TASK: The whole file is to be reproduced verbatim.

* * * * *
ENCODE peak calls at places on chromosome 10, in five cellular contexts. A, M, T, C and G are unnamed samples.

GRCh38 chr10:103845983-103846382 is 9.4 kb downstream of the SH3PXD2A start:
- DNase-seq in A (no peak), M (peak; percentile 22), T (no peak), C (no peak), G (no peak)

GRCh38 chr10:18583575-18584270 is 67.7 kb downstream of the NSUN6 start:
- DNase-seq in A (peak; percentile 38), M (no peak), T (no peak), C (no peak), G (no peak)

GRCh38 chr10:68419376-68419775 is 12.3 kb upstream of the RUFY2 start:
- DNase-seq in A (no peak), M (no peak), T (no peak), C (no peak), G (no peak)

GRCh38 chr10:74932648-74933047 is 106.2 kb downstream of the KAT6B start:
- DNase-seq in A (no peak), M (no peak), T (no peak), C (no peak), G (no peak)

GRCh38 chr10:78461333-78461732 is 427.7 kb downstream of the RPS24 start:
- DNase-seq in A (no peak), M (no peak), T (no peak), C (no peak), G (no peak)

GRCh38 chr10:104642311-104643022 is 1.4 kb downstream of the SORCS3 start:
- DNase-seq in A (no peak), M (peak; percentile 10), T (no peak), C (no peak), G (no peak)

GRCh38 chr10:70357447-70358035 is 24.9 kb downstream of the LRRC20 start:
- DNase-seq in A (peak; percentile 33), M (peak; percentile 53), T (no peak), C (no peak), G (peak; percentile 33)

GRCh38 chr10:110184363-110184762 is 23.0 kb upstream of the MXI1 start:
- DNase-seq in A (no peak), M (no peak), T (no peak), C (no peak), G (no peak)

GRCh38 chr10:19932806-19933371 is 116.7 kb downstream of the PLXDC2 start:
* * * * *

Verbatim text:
ENCODE peak calls at places on chromosome 10, in five cellular contexts. A, M, T, C and G are unnamed samples.

GRCh38 chr10:103845983-103846382 is 9.4 kb downstream of the SH3PXD2A start:
- DNase-seq in A (no peak), M (peak; percentile 22), T (no peak), C (no peak), G (no peak)

GRCh38 chr10:18583575-18584270 is 67.7 kb downstream of the NSUN6 start:
- DNase-seq in A (peak; percentile 38), M (no peak), T (no peak), C (no peak), G (no peak)

GRCh38 chr10:68419376-68419775 is 12.3 kb upstream of the RUFY2 start:
- DNase-seq in A (no peak), M (no peak), T (no peak), C (no peak), G (no peak)

GRCh38 chr10:74932648-74933047 is 106.2 kb downstream of the KAT6B start:
- DNase-seq in A (no peak), M (no peak), T (no peak), C (no peak), G (no peak)

GRCh38 chr10:78461333-78461732 is 427.7 kb downstream of the RPS24 start:
- DNase-seq in A (no peak), M (no peak), T (no peak), C (no peak), G (no peak)

GRCh38 chr10:104642311-104643022 is 1.4 kb downstream of the SORCS3 start:
- DNase-seq in A (no peak), M (peak; percentile 10), T (no peak), C (no peak), G (no peak)

GRCh38 chr10:70357447-70358035 is 24.9 kb downstream of the LRRC20 start:
- DNase-seq in A (peak; percentile 33), M (peak; percentile 53), T (no peak), C (no peak), G (peak; percentile 33)

GRCh38 chr10:110184363-110184762 is 23.0 kb upstream of the MXI1 start:
- DNase-seq in A (no peak), M (no peak), T (no peak), C (no peak), G (no peak)

GRCh38 chr10:19932806-19933371 is 116.7 kb downstream of the PLXDC2 start: